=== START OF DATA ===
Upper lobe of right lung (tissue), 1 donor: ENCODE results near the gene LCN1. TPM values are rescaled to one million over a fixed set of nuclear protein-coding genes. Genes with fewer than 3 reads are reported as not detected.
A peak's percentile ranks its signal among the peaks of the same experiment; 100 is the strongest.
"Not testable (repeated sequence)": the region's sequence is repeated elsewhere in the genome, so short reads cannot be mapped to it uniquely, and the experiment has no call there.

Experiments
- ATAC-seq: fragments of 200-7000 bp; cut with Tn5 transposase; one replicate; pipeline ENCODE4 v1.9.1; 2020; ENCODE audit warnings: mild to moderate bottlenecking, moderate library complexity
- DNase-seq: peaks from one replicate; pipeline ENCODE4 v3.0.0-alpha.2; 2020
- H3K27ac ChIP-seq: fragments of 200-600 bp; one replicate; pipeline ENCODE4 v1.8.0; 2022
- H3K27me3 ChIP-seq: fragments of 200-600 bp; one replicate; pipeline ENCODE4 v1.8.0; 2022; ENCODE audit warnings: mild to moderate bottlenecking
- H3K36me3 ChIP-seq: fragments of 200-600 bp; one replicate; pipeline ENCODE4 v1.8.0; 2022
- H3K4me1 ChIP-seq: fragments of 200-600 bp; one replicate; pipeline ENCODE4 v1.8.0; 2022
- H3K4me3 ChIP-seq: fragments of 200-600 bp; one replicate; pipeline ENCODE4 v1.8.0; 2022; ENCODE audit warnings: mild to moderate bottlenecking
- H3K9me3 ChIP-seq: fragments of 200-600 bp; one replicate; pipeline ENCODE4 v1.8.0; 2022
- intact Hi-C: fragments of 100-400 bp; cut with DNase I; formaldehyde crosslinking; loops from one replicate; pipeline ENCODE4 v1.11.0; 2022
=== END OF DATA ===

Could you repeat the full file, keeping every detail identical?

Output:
Upper lobe of right lung (tissue), 1 donor: ENCODE results near the gene LCN1. TPM values are rescaled to one million over a fixed set of nuclear protein-coding genes. Genes with fewer than 3 reads are reported as not detected.
A peak's percentile ranks its signal among the peaks of the same experiment; 100 is the strongest.
"Not testable (repeated sequence)": the region's sequence is repeated elsewhere in the genome, so short reads cannot be mapped to it uniquely, and the experiment has no call there.

Experiments
- ATAC-seq: fragments of 200-7000 bp; cut with Tn5 transposase; one replicate; pipeline ENCODE4 v1.9.1; 2020; ENCODE audit warnings: mild to moderate bottlenecking, moderate library complexity
- DNase-seq: peaks from one replicate; pipeline ENCODE4 v3.0.0-alpha.2; 2020
- H3K27ac ChIP-seq: fragments of 200-600 bp; one replicate; pipeline ENCODE4 v1.8.0; 2022
- H3K27me3 ChIP-seq: fragments of 200-600 bp; one replicate; pipeline ENCODE4 v1.8.0; 2022; ENCODE audit warnings: mild to moderate bottlenecking
- H3K36me3 ChIP-seq: fragments of 200-600 bp; one replicate; pipeline ENCODE4 v1.8.0; 2022
- H3K4me1 ChIP-seq: fragments of 200-600 bp; one replicate; pipeline ENCODE4 v1.8.0; 2022
- H3K4me3 ChIP-seq: fragments of 200-600 bp; one replicate; pipeline ENCODE4 v1.8.0; 2022; ENCODE audit warnings: mild to moderate bottlenecking
- H3K9me3 ChIP-seq: fragments of 200-600 bp; one replicate; pipeline ENCODE4 v1.8.0; 2022
- intact Hi-C: fragments of 100-400 bp; cut with DNase I; formaldehyde crosslinking; loops from one replicate; pipeline ENCODE4 v1.11.0; 2022